Take the bait for a de­li­cious starter

Hen­nie Fisher gives in­sight into the ori­gins of his red her­ring cheese­cake

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IHAVE, on oc­ca­sion, been called upon to cook for rep­re­sen­ta­tives of one of the Nordic coun­tries à la mai­son. We gen­er­ally ar­rive at a menu for a din­ner party from an ini­tial num­ber of choices that I pro­vide, but in the case of this par­tic­u­lar client the lady of the house ini­tially in­sisted on mak­ing her own starter and re­quested that I plate it.

Even­tu­ally I scraped to­gether enough courage to of­fer to cre­ate my own ver­sion of their tra­di­tional starter, Mat­jes­sill Tarta, a pick­led her­ring cheese­cake.

The term red her­ring is an id­iomatic ex­pres­sion re­fer­ring to the rhetor­i­cal or lit­er­ary tac­tic of di­vert­ing at­ten­tion away from an item of sig­nif­i­cance, some­thing that the late Agatha Christie made good use of in her crime nov­els.

It stands to rea­son that the ori­gins of the ex­pres­sion had its base in the fact that her­ring has quite a pun­gent smell that could di­vert even the most ded­i­cated blood­hound from a wellestab­lished ol­fac­tory track.

Smoked her­ring is first soaked in brine with salt­pe­tre added, then hung to dry and then heav­ily smoked for a num­ber of days, prefer­ably over oak.

In the south of Scot­land they are re­ferred to as Glas­gow mag­is­trates and across the English Chan­nel they are called gendarmes. Kip­pers rep­re­sent the top­most ex­am­ple of cur­ing her­ring by cold smok­ing, while buck­ling is the name for hot smoked her­ring eaten with rye bread and but­ter and quite of­ten scram­bled eggs and fried pota­toes.

Roll­mopse (roll­mops in English) are her­rings with the heads re­moved and that have been gut­ted, split open, deboned and the dou­ble fil­lets rolled round a pick­led cu­cum­ber and placed in wine/vine­gar.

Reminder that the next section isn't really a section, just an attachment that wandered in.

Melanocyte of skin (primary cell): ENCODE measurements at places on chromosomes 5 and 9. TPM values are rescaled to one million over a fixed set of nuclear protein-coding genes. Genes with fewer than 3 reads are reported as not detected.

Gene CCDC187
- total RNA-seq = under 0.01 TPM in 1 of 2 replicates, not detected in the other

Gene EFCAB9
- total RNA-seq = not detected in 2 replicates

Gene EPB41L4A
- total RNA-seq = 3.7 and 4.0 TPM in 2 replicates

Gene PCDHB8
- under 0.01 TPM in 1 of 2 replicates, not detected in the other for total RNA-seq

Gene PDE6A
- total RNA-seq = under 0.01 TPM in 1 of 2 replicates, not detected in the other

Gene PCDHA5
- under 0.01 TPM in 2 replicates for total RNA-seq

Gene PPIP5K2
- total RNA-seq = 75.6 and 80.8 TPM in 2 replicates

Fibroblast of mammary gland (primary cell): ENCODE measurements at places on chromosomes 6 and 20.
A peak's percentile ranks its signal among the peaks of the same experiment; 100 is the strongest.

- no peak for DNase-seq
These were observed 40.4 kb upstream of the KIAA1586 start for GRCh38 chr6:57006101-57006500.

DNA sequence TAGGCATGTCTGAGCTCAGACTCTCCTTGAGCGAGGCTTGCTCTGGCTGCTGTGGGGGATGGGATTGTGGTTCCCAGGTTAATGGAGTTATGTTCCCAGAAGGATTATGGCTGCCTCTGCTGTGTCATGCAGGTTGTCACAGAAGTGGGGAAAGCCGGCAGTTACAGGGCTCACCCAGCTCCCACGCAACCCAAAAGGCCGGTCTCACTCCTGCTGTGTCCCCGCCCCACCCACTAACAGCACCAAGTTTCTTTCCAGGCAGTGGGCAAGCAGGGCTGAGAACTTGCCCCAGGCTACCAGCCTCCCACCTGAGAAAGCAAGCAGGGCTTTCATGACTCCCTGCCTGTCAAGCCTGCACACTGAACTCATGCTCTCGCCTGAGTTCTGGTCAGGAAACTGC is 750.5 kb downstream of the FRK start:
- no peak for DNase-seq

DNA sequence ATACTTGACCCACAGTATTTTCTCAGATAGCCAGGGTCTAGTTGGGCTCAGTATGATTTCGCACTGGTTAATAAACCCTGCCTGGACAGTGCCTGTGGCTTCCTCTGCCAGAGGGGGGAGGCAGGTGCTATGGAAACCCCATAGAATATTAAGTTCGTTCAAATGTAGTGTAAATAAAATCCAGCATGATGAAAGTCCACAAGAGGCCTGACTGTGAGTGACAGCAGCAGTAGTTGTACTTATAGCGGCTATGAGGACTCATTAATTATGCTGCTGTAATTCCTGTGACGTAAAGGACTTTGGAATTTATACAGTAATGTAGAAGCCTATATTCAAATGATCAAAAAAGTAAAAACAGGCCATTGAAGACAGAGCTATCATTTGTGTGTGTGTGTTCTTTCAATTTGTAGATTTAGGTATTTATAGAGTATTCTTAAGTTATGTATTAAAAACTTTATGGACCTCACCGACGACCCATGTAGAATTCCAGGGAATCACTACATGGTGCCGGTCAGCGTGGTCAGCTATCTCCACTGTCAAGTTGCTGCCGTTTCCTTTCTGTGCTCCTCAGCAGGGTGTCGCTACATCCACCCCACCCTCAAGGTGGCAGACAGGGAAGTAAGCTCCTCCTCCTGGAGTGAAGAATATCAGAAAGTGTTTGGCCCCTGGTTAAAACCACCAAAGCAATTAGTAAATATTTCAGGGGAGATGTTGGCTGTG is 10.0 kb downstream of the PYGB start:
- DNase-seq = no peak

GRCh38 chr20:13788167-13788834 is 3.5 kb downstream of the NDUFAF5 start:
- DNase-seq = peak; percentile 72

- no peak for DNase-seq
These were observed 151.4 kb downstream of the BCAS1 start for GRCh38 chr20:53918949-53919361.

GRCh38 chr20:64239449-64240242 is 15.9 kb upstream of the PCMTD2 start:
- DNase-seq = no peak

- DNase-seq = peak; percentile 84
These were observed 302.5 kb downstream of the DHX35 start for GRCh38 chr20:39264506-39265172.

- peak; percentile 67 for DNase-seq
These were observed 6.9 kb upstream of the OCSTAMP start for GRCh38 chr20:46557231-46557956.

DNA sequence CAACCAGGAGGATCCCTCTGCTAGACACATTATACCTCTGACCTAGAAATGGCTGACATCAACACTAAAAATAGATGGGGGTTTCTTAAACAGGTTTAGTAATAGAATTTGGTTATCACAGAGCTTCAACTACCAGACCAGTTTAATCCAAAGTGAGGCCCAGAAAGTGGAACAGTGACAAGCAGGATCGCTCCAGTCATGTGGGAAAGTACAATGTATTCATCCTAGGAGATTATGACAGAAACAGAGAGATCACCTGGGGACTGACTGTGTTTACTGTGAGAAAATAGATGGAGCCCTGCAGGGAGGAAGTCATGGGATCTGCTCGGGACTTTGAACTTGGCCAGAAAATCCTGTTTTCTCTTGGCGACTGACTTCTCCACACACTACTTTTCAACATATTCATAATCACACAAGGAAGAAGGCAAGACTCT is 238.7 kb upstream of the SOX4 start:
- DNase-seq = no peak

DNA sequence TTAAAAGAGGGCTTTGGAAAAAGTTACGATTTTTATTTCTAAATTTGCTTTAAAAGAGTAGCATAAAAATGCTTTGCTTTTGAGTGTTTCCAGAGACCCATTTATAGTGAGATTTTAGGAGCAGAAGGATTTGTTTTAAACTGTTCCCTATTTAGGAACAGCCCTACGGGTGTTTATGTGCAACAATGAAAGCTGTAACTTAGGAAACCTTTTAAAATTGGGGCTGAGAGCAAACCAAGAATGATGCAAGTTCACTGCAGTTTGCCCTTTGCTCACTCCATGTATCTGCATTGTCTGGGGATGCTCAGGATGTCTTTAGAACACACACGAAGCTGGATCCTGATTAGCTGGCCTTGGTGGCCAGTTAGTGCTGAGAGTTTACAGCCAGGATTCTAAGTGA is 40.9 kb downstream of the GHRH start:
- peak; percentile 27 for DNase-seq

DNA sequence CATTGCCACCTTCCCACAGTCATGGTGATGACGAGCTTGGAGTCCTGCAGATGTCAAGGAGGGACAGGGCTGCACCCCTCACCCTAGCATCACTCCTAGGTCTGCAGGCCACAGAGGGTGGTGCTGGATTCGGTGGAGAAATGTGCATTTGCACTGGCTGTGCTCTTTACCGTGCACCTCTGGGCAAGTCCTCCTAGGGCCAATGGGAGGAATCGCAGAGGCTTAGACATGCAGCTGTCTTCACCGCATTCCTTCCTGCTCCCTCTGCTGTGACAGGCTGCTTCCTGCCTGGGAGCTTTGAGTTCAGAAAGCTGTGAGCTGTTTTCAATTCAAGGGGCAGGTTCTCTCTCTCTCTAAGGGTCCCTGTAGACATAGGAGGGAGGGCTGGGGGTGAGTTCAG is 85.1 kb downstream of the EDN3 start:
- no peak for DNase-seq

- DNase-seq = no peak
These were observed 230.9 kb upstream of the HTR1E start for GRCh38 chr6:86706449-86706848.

Bis­marck her­rings are fil­lets mar­i­nated in vine­gar with onion rings and sea­son­ing, more acidic than sweet pick­led her­rings.

Fi­nally there are Süstrom­ming: whole her­rings, fer­mented by the com­bined ac­tion of salt and nat­u­ral sum­mer heat. Char­lotte Cels­ing says in 1001 Foods You Must Try Be­fore You Die (Cassell Il­lus­trated, 2008) that nei­ther the name, which means sour her­ring, nor the pun­gent, cling­ing smell — rem­i­nis­cent of a mix be­tween rot­ten eggs and sewage — de­ters the faith­ful from this del­i­cacy.

Her­rings are oily fish but not so oily that they can­not be fried, so that one can do as the Scots do and coat them with oat­meal be­fore fry­ing them and then serv­ing them with boiled pota­toes (never fried). Or sim­ply eat them raw as the Dutch do (called Nieuwe har­ing), where fil­lets are placed straight into the mouth with or with­out ac­com­pa­ni­ments.

Her­ring is from the shal­low, tem­per­ate wa­ters of the North Pa­cific as well as the North At­lantic Ocean and the Baltic Sea. It was once such a big in­dus­try that many economies were partly driven by this nat­u­ral re­source. Then came the crash of the late 1960s — the 1971 catch­was only 20 000 met­ric tons in con­trast to the record of 2mil­lion met­ric tons in 1966.

For­tu­nately, a 25-year pol­icy of al­most no fish­ing got the stock on the road to re­cov­ery. With high lev­els of water pol­lu­tion one might re­con­sider eat­ing too many of these lit­tle de­lights, as Baltic her­ring slightly ex­ceeds the rec­om­mended lim­its with re­spect to PCB and dioxin, even though some stud­ies in­di­cate that the can­cer re­duc­ing ef­fects of Omega 3 fatty acids are sta­tis­ti­cally greater than the can­cer-caus­ing ef­fects.

De­spite these red her­rings that I’ve cast out, why don’t you try mak­ing a Mat­jes­sill Tarta as a starter, or even as the main in­gre­di­ent of a light lunch? It is ac­tu­ally quite de­li­cious.

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